First of all, it should be noticed that the sole support of this demonstration is a conclusion drawn from analogy. The existence of an independent use in perishable goods can in no way appeal, like the use of durable goods, to the testimony of the senses, and to practical economic experience. No one has seen an independent use detaching itself from a perishable good. If we think that it is to be seen in the case of every loan inasmuch as a loan is nothing else than a transfer of the use of perishable goods, we are wrong; here we do not see an independent use; we only infer that there is one. What we see is simply that the borrower receives £100 at the beginning of the year, to give back at the end of it £105. That in this case £100 is given for the sum that was lent, and £5 for the use of the same, is not an immediate sensuous observation; it is a construction put by us on our observation. At all events, where the existence of an independent use in perishable goods is in question, no appeal can be made to the case of the loan; for so long as the existence of that independent use is questioned, of course the justification of interpreting the loan as a transfer of use must also be questioned, and to try to prove the one by the other is obviously begging the question.
If, therefore, the "independent use of perishable goods" is to be anything more than an unproved assertion, it can only be through the force of the argument from analogy that Hermann has introduced,—not indeed in form but in substance,—in the passage just quoted. The argument there is as follows: Durable goods are capable, as every one knows, of affording a use independent of the goods themselves; if we look closely we can see that perishable goods, like durable goods, allow of a durable use; consequently perishable goods are, and must be, capable of affording a use independent of the goods themselves.
The conclusion thus drawn is false, for, as I shall prove immediately, the analogy fails just at the critical point. I admit at once that perishable goods, through technical change of form, really become capable of durable use. I grant that coal and iron ore are first used in the production of iron. I grant that the use which the iron then affords is nothing but a further result of the powers of those first things; which first things are therefore used in the shape of iron for the second time, and again in the nail that is made out of the iron for the third time, and in the house which the nail helps to hold together for the fourth time; that is to say, are used in a lasting way. Only it must be carefully noted that the durableness in this case rests on quite another ground, and possesses quite another character from that of durable goods properly so called. The durable goods are used over and over again in this way that, in each act of use, only a part of their useful content is exhausted, while another part is left undisturbed for future acts of use. But the perishable goods are used over and over again by exhausting the whole of them over and over again—by exhausting the whole useful content of that form which the goods have at the time; but since this useful content then takes on a new shape, the exhaustive use is repeated in it again. The two kinds of use are as distinct as the continuous outflow of water from a reservoir is distinct from the continuous flow of water from one vessel to another and back again; or, to take an example from the economical world, they are as distinct as the obtaining of successive proceeds from selling land piece by piece is distinct from the obtaining of successive proceeds by spending the price of the whole piece of ground in a new purchase, and selling this new purchase over again.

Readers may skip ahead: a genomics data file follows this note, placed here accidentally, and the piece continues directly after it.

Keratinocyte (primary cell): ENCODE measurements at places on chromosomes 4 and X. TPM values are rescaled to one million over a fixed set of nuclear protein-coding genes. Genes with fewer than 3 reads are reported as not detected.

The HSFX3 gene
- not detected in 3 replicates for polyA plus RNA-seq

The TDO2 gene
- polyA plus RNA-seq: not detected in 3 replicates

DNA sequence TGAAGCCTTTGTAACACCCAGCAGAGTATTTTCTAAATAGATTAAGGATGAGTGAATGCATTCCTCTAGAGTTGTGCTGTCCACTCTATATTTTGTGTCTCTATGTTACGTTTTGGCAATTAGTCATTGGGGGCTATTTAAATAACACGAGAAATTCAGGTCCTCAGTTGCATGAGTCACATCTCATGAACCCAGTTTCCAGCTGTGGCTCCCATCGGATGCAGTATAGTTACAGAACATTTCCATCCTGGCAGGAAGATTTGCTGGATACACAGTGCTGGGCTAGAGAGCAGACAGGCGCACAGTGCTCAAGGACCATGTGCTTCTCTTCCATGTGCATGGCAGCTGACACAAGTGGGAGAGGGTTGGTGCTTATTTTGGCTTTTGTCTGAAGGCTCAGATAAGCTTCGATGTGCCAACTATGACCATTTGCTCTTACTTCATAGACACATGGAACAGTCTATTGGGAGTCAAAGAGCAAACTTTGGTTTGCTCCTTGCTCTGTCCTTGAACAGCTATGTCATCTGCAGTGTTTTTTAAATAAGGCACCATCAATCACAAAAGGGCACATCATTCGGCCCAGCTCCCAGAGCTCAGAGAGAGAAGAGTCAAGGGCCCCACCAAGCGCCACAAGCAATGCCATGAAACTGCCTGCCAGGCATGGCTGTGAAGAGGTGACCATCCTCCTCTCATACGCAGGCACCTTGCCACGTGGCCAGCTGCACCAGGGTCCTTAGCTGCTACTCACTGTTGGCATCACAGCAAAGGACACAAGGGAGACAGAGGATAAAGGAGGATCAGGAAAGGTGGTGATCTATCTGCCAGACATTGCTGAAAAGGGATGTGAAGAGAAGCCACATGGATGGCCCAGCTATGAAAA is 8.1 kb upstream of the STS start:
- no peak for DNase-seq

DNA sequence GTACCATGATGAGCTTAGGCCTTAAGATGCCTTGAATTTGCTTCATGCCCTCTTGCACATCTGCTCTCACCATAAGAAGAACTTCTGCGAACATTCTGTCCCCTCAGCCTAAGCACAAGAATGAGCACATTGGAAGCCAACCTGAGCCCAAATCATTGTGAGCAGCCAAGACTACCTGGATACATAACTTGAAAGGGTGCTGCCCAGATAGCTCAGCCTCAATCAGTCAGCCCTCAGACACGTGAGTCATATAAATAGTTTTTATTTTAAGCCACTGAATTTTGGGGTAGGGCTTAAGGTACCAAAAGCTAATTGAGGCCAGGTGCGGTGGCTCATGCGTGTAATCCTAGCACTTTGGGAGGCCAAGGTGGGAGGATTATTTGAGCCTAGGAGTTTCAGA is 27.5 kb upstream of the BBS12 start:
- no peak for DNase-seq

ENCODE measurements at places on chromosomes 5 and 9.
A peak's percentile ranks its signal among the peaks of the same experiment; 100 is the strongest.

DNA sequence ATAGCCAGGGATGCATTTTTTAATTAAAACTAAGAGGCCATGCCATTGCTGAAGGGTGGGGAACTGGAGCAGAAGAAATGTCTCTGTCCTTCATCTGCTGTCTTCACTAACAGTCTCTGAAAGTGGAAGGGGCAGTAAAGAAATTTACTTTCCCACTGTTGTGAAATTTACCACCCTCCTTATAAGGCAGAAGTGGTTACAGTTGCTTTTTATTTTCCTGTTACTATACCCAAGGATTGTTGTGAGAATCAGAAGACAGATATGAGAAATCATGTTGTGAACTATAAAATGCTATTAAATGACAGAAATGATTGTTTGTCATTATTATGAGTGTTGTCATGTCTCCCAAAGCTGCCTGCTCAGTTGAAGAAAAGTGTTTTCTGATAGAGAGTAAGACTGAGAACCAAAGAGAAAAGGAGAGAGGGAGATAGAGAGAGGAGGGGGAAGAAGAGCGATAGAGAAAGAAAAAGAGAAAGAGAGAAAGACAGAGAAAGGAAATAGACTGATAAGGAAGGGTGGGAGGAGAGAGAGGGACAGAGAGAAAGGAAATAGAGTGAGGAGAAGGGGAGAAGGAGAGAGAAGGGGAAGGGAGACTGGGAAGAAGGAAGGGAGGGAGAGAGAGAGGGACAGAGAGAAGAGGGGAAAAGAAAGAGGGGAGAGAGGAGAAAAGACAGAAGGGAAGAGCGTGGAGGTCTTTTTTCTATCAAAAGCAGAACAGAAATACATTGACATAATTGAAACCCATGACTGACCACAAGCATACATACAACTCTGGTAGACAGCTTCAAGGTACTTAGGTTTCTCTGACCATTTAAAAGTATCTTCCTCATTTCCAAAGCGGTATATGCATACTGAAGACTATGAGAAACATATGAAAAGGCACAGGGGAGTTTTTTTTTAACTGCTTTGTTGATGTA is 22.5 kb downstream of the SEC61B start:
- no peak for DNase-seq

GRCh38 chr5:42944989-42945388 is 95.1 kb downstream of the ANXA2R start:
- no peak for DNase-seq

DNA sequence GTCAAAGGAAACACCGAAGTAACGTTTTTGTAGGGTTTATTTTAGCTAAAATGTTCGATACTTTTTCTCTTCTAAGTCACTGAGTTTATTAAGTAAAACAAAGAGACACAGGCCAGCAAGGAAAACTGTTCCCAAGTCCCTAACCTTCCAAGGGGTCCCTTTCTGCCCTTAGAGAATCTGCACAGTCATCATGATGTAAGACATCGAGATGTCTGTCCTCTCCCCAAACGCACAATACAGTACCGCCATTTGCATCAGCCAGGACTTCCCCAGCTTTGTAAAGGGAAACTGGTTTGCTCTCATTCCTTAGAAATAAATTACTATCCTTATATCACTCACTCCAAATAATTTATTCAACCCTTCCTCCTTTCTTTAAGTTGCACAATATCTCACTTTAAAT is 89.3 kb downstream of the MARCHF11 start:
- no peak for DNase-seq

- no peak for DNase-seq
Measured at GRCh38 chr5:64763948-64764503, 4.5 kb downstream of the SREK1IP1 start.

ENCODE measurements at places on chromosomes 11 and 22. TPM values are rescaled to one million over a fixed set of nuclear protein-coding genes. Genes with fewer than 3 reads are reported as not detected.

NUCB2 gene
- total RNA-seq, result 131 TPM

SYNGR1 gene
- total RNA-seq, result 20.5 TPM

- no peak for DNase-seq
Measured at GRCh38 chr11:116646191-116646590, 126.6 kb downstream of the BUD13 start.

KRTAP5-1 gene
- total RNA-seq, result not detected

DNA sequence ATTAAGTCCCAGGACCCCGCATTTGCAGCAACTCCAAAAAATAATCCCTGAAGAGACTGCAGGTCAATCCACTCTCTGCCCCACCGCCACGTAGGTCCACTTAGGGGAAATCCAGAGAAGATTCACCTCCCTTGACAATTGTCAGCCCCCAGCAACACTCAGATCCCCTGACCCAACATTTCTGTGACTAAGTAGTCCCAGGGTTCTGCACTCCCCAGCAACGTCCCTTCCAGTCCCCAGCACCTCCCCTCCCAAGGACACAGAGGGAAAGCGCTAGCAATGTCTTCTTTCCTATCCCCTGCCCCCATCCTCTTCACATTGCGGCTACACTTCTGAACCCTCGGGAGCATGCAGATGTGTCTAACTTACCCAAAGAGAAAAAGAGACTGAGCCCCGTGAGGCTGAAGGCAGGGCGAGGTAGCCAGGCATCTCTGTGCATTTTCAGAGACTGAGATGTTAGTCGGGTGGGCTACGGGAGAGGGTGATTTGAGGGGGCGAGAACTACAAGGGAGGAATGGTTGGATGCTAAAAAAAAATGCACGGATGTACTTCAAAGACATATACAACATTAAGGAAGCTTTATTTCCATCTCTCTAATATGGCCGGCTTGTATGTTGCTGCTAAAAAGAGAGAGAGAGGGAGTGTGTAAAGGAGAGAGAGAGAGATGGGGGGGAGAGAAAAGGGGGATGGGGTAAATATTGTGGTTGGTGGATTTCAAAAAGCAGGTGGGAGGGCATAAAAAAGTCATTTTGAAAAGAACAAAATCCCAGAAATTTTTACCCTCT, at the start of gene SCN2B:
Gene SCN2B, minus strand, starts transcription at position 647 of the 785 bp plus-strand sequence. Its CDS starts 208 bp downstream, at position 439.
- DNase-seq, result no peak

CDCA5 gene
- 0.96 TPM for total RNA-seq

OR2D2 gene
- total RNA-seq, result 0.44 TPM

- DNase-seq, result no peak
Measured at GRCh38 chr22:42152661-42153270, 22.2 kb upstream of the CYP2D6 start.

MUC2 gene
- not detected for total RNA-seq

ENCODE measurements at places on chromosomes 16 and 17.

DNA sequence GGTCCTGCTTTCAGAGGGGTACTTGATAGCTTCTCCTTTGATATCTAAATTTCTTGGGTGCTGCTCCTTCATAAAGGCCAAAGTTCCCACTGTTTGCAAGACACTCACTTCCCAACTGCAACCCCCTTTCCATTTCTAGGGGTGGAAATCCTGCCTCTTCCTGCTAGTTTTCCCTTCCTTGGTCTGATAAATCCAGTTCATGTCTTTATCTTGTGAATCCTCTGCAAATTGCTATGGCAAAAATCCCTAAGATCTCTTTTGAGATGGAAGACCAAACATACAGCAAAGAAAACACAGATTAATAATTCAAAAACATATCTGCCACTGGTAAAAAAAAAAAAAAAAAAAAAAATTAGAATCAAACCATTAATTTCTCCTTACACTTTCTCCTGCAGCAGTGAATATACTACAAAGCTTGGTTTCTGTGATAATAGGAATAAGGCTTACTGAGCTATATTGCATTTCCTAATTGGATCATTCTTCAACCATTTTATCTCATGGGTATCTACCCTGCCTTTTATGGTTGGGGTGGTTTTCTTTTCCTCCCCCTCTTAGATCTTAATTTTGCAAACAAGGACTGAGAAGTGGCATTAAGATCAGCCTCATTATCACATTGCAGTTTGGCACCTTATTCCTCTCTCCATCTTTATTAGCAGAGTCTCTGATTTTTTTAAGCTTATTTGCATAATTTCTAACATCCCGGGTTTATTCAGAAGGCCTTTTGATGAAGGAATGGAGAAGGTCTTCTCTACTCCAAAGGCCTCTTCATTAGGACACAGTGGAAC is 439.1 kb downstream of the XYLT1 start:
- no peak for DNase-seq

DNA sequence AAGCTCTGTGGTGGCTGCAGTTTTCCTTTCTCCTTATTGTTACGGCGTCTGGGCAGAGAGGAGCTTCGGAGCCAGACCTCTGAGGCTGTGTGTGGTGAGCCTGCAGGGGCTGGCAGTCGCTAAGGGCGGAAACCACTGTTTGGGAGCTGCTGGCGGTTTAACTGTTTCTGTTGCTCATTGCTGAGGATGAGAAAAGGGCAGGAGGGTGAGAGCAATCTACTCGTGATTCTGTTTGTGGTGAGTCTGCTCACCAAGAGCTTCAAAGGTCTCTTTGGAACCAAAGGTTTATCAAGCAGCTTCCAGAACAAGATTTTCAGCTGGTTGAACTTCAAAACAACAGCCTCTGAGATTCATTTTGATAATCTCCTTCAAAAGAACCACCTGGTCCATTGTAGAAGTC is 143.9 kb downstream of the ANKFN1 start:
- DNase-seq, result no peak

A few words more will bring out more sharply the halting nature of Hermann's analogy.
Between the "durable use" which Hermann points out in perishable goods, and durable goods proper, there is really a perfect analogy, but Hermann, instead of drawing this parallel, has drawn another. We have here to do with one of those points in which the neglect that our science has been guilty of in regard to the conception of the "use of goods" has revenged itself on the science. If Hermann had more accurately examined the conception of use (Gebrauch) he would have perceived that under that name two very distinct things are coupled together—things which, for want of a better expression, I shall distinguish as the immediate and mediate use of goods. The immediate use (the only one which perhaps has any claim to the name of "use") consists in the receiving of the material services of a good. The mediate use (which perhaps it would be more proper not to call "use" at all) consists in receiving the material services of those other goods that only come into existence through the material services of the first "used" good; then again the services of the goods that proceed from the material services of these latter goods, and so on. In other words, the "mediate use" consists in receiving the more distant members of that chain of causes and effects which takes its beginning in the first immediate use—members that possibly go on evolving to the crack of doom.